Oklahoma man pleads guilty in federal murder-for-hire case
OKLAHOMA CITY (KFOR) – A man accused of trying to hire someone to kill a former employee and lover, as well as her boyfriend, pleaded guilty in federal court on Wednesday.
On April 17, 70-year-old Vernon Brock, of Alva, was indicted by a federal grand jury on one count of using interstate commerce facilities in the commission of murder-for-hire.
Brock was the co-owner of Big E Vapor Shops, which has 17 stores in Kansas, Missouri and Oklahoma. However, Brock was removed as a co-owner, and no longer has ties to the company.
According to an affidavit, Brock approached a Kansas business associate, asking him to find someone to murder an Oklahoma City woman and her boyfriend, as the man is a “member of an outlaw motorcycle gang” and “hangs out with a ‘rough crowd,'” believing the associate could find someone to commit the murder.
The woman is a former vape shop employee and was previously in a relationship with Brock.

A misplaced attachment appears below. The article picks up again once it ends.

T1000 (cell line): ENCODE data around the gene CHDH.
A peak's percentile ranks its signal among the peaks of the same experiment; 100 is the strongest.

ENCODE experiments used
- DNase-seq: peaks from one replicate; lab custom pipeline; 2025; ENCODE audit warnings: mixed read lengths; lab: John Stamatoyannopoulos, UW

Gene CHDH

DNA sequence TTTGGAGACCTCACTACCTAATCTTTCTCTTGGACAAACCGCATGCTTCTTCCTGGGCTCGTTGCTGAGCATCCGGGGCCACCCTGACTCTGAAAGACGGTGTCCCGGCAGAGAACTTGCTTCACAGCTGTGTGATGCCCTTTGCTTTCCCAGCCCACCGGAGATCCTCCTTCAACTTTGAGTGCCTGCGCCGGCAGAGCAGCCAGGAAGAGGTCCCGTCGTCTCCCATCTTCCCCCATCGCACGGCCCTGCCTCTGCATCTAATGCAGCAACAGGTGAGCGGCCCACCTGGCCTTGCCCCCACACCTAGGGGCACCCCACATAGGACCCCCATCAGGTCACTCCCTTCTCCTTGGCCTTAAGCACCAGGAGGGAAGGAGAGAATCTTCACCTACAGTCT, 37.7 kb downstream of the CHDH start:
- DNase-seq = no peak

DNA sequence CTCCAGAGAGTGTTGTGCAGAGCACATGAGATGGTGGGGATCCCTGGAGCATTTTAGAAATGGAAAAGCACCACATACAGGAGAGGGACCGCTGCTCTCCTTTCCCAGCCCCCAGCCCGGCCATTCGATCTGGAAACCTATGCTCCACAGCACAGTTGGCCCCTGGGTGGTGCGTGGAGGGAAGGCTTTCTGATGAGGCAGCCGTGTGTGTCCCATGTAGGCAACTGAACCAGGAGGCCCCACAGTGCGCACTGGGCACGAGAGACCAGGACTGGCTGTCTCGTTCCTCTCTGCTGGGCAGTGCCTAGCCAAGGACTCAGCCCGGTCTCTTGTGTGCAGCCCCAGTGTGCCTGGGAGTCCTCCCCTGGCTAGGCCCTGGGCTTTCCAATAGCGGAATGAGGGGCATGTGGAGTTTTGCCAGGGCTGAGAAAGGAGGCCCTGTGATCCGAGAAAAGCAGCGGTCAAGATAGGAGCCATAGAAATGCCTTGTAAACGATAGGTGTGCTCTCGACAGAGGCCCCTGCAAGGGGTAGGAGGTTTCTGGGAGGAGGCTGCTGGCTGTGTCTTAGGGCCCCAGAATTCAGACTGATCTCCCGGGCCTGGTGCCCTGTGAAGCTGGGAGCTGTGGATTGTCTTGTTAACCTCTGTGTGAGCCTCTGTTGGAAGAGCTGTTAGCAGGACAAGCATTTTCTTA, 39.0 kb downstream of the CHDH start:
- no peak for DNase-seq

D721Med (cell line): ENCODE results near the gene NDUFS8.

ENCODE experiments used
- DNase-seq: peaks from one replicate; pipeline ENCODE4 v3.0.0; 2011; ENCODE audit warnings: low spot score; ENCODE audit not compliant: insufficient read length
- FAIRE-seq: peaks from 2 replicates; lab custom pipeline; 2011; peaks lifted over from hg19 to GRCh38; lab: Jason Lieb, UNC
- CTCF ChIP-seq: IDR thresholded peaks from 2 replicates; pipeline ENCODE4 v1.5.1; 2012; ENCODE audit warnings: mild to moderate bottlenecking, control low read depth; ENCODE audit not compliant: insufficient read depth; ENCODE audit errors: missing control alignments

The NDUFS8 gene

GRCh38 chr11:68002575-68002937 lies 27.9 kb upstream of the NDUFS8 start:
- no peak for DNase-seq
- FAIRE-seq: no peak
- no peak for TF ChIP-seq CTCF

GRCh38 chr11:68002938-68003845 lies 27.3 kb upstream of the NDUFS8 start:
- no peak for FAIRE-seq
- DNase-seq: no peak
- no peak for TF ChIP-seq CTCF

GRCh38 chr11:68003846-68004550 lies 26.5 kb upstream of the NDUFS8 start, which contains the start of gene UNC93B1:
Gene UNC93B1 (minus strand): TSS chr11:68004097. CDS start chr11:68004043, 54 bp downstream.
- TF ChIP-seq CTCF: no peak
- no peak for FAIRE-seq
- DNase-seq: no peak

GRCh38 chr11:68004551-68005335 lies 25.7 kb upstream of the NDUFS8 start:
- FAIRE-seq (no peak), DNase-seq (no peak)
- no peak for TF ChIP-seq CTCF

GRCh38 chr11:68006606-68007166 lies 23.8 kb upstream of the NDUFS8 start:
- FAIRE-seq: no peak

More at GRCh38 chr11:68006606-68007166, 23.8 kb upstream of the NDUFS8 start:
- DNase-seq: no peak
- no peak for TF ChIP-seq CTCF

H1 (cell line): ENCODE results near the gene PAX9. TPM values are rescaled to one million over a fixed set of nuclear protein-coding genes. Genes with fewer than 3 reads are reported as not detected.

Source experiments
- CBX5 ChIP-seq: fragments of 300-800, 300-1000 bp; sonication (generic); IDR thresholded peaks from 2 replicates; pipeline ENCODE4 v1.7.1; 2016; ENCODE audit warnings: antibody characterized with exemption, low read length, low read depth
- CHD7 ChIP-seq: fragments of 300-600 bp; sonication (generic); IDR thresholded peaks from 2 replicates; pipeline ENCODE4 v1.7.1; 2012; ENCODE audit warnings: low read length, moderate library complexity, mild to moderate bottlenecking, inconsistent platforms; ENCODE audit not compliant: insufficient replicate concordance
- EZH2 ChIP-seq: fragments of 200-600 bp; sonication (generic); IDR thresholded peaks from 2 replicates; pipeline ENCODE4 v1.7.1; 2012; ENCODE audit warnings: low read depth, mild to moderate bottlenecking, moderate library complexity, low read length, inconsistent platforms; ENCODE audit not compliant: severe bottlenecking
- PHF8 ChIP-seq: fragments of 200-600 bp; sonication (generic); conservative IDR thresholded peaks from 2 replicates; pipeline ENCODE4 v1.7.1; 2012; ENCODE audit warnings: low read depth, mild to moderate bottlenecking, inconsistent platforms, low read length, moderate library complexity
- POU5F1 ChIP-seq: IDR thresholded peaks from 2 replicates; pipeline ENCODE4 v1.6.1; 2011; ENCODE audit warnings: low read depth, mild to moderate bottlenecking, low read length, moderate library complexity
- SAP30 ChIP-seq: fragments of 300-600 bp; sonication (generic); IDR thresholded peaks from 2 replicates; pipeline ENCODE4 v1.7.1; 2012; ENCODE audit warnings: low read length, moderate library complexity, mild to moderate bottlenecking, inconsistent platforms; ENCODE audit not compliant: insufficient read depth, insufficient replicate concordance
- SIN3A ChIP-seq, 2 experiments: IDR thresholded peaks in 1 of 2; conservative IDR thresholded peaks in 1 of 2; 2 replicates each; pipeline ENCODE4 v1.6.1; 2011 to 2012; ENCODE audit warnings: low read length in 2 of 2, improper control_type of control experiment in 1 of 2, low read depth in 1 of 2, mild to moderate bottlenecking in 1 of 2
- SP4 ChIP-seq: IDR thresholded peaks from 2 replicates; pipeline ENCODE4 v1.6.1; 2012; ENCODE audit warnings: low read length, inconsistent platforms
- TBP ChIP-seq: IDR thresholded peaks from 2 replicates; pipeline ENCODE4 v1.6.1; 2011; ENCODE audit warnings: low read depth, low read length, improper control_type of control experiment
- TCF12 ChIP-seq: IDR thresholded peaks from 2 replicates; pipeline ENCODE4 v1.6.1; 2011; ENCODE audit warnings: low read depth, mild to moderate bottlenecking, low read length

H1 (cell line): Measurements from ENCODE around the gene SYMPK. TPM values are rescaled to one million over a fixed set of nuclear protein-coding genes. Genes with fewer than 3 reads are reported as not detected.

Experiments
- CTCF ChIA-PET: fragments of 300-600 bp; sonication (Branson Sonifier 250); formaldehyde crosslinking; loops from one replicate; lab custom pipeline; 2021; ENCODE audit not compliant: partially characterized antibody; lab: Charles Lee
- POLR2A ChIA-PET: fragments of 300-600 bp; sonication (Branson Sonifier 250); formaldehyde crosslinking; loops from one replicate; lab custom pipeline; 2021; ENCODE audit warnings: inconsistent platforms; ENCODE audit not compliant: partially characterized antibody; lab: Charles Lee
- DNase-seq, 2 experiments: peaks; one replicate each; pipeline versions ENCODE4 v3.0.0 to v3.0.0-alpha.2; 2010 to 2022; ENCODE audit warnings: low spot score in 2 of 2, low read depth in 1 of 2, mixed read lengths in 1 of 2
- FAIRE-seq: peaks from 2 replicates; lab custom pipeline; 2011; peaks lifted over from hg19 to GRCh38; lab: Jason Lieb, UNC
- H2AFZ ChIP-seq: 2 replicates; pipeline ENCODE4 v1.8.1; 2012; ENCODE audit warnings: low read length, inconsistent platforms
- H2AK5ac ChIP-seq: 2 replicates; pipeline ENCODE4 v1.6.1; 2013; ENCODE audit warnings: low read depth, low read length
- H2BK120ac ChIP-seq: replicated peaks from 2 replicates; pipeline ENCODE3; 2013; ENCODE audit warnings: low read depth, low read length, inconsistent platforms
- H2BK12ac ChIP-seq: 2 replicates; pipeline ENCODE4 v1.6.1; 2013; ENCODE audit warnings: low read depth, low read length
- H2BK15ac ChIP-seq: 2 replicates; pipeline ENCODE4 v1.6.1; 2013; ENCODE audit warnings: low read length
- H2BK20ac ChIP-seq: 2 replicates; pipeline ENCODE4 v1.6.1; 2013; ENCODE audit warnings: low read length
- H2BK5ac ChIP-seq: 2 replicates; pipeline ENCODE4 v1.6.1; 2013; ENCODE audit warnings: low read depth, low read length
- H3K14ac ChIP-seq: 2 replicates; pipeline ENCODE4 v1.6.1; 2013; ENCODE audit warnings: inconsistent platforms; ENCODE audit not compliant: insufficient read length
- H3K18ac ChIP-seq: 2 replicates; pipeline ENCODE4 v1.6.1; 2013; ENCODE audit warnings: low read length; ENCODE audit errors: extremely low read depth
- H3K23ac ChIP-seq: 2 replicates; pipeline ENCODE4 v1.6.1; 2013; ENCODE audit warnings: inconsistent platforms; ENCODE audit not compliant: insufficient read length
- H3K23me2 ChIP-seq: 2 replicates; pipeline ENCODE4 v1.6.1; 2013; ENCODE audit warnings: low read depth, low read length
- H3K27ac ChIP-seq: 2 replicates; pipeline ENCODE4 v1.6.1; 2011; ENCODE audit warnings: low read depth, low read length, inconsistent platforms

The U.S. Attorney’s Office says Brock offered the business associate $5,000 to arrange the murder.
The business associate contacted the FBI on March 29 after ignoring Brock’s request for several weeks, saying Brock became more insistent.
FBI agents recorded three phone calls between the associate and Brock between April 1 and April 2.
“I’d rather do him, thump her and I mean thump her hard. And tell her if she says one word to the cops about anything there will be someone come back (sic) to get her and her kids,” Brock allegedly said on a recorded phone call discussing the killing of the woman’s boyfriend. “He’s the one I want.”
Brock was arrested on April 3 after delivering the $5,000 check to the business associate in Kansas.
On Wednesday, Brock pleaded guilty to the one-count indictment and admitted that he traveled in interstate commerce on April 1, and used facilities of interstate commerce- a cell phone and a pickup truck- with the intent that murder be committed in exchange for payment.
He faces up to 10 years in prison, a fine of $250,000 and three years of supervised release.
The U.S. Attorney’s Office says sentencing takes place in approximately 90 days.